EDUCATION is the key to understanding and the knowledge provided to children about where their food comes from and its nutritional value, is the grassroots basis to leading a healthy life.
This is why WAFarmersFirst and Food You Can Trust partnered with Iona Presentation College to promote their inaugural World Milk Day celebrations last week.
The event aimed to highlight and promote Western Australia's world class dairy industry and incorporated WAFarmersFirst milk and Brownes yoghurt and the WAFarmers Food You Can Trust website's educational program, bringing the farmer to the classroom.
There were several activities planned throughout the day for students ranging from year 3 through to year 12, including getting up close and personal to Jersey milking cow Bonnie and 'old-style' milking her, under the watchful eye of farmer Damien.
Year 7 students also participated in their own cooking demonstrations, utilising dairy to make Mediterranean ricotta tarts and partnered them with ever popular chocolate milkshakes.
According to WAFarmers WA's dairy industry produced 374 million litres of milk in 2018-19 - enough to fill nearly 150 Olympic swimming pools - injecting nearly $80 million into the WA economy, last year alone, through export.
WAFarmers Food You Can Trust project manager Aaron Natoli said the day had been made possible through WAFarmers partnership with Reality Consulting's Louise Cashmore.
"WAFarmers dairy section has worked with Lousie for five years," Mr Natoli said.
"We thought focusing on World Milk Day was the ideal opportunity to incorporate in a broader sense our Kids to Farms project."
Students learned about how cows produce milk and how they are raised in WA, while also demonstrating how consumers can use dairy products in cooking.
"It helps to support the viabilities of the industry, through cooking - by transforming WA dairy products into gastronomical delights in the classroom,'' Mr Natoli said.
"Cooking in recent years has been lost in the mainstream.
"Feedback we have had from the broader agricultural industry, whether it be dairy, meat or horticulture, is that the COVID-19 crisis forced people to look at what and how they ate.
"It was not just about what they wanted to eat and cook, they were forced to look at the provenance, availability and cost more closely.
"It really was a wake up call."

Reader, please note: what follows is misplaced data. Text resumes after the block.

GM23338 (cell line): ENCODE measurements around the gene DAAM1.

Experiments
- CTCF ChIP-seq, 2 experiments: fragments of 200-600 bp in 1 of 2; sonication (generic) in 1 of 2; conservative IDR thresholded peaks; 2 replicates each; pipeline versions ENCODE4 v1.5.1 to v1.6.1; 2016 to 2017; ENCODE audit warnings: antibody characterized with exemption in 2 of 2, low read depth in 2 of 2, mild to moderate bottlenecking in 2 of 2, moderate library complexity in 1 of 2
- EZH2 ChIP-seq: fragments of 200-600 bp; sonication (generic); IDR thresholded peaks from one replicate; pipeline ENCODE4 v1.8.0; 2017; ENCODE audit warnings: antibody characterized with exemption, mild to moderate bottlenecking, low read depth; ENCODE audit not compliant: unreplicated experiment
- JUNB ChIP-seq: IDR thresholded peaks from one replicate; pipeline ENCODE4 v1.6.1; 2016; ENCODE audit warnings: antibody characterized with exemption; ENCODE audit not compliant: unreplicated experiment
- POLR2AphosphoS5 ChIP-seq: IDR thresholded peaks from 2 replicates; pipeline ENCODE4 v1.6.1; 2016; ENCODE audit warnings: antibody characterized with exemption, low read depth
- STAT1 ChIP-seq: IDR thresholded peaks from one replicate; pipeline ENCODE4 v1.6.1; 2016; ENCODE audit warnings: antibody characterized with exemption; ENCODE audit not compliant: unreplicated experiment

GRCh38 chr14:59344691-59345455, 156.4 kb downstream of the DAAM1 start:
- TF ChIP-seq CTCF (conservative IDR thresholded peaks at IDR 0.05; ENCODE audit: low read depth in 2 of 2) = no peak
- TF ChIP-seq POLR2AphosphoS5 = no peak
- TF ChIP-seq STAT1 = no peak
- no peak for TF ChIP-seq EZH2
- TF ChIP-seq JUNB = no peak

Locally produced milk creates jobs in WA and makes the State more food secure, while ensuring its dairy comes from well treated cows.
It is essential that students and the wider community understand the importance of this industry, in creating one of the staple foods consumed every day.
Iona Presentation College head of technology and applied studies Felicity McLean said the girls from year 3 through to year 12 learn about the importance of food, which is why the World Milk Day activities were a cross campus event.
"The girls learn about food and nutrition in health in year 3, which is why it was so great for the year 3s to be involved in milking the cow this morning," Ms McLean said.
"In year 10 they learn about the importance of dairy and nutrition for children, in early child development studies.
"Of course we have food technology available for students from year 7 to 12 and they learn that nutrition is the basis of a healthy lifestyle."
Ms McLean said the students had been so excited in the lead up to the World Milk Day event.
"There was a real buzz around the school for students and staff alike," Ms McLean said.
The year 3 group that witnessed and participated in the milking demonstration were very taken by the day.
"It was the best day ever," according to Iona year 3 student, Indi, who could not contain her happiness at having had the chance to milk Bonnie and try one of the newest all natural flavoured Brownes yoghurts, Bubblegum.
The free yoghurt giveaway extended to the upper years on their lunch break and was a very popular part of the day.
You may wonder why Iona was chosen to be the host school for the special event?
The answer lies in Iona's partnership with the Dairy Pavilion at the Perth Royal Show, via the school's involvement in the Dairy Cafe.
Ms Cashmore said Iona food technology students had been taught by a barista to make coffees and milkshakes and had participated in running the Dairy Cafe.
"The business students were also involved and looked into the feasibility of the cafe and the cost of everything from the very bottom up," she said.
"The students really relished that community connection."
They also launched the 'kitchen', where students cooked with a chef.
"Then we had the idea of a competition, where students could choose their favourite WA dairy product to cook with," Ms Cashmore said.
"This competition came to a head with the finals held at the Royal Show."
The competition was such a success and the students had such a great time, it is something Iona and WAFarmers were looking to extend in the future.
Iona also has a very particular historical link to the dairy industry, with the schools junior campus, prior to 1920, having been a dairy farm, run by the Witheridge family, until council by-laws changed and dairies needed to be moved further out of the city limits.
Iona archivist Margaret Pember said another very special link to the dairy industry came through a student.
"One of the early boarders was so homesick for the farm, she was allowed to bring her own pet cow to school, to provide milk for the boarders," Dr Pember said.
Shoppers can support homegrown WA dairy farmers, just like the Iona students, by buying locally produced dairy products, including WAFarmers First hilo and full cream milk.
WAFarmersFirst milk is available in Coles and a portion of the proceeds from every carton of milk goes back to WAFarmers to support the dairy industry in WA.